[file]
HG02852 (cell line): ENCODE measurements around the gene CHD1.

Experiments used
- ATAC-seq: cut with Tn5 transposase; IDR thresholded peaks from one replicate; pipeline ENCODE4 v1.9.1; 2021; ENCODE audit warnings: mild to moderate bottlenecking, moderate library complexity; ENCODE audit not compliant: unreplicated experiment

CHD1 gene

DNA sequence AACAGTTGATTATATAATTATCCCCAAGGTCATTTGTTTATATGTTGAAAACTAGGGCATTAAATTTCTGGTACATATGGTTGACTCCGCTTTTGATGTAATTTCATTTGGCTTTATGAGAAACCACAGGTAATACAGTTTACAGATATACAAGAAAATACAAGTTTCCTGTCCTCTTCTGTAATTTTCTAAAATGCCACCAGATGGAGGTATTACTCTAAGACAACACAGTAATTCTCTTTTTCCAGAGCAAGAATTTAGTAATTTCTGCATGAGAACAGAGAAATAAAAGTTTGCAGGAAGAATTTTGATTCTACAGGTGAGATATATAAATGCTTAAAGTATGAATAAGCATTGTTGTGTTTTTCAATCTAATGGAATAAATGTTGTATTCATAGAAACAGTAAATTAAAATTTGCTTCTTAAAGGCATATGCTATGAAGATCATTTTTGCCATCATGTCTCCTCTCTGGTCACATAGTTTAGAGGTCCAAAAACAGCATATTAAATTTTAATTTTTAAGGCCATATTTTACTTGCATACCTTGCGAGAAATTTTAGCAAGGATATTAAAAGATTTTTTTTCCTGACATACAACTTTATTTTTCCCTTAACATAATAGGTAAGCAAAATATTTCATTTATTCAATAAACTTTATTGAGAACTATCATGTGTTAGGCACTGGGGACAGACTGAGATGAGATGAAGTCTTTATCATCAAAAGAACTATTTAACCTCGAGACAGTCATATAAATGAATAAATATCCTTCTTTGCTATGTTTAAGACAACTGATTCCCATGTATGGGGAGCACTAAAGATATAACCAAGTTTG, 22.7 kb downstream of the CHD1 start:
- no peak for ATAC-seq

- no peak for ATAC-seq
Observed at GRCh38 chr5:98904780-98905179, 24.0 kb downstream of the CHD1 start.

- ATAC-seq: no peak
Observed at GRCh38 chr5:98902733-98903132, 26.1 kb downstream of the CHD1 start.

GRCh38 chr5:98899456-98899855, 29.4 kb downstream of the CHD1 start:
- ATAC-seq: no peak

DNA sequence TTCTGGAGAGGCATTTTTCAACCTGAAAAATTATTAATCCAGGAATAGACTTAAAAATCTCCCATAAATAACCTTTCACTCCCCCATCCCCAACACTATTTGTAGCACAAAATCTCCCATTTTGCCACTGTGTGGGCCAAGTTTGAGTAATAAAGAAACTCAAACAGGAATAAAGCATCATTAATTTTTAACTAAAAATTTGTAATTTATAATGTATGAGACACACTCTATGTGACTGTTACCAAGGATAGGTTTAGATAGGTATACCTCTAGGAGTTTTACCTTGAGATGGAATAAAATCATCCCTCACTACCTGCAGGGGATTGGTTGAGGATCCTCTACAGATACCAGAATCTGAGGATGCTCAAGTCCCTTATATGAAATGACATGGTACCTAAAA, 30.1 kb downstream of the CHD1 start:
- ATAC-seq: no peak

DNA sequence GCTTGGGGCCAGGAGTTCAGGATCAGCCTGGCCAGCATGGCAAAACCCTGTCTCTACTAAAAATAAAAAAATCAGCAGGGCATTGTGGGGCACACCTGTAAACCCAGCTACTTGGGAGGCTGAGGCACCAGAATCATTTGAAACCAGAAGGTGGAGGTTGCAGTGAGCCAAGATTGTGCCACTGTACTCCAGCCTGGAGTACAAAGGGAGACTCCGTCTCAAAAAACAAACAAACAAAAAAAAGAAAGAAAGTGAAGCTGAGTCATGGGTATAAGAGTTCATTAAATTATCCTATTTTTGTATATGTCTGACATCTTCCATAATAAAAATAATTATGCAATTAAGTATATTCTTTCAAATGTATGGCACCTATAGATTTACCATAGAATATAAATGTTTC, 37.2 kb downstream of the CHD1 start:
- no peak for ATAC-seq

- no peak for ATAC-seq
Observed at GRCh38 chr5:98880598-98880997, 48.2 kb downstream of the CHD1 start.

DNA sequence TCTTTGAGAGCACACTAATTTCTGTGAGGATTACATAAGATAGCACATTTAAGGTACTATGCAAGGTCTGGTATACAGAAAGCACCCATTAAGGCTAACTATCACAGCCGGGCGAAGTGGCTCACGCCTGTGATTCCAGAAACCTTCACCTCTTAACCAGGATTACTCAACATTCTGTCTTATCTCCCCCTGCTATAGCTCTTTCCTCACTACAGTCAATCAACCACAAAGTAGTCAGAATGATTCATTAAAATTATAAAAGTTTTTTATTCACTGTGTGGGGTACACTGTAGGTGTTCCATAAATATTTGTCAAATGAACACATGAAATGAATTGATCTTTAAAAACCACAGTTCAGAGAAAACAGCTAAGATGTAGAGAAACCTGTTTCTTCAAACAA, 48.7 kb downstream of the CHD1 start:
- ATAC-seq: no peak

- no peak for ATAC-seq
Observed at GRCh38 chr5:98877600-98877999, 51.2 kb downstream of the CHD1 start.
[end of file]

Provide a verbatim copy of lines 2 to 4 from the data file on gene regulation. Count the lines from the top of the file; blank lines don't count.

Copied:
Experiments used
- ATAC-seq: cut with Tn5 transposase; IDR thresholded peaks from one replicate; pipeline ENCODE4 v1.9.1; 2021; ENCODE audit warnings: mild to moderate bottlenecking, moderate library complexity; ENCODE audit not compliant: unreplicated experiment

CHD1 gene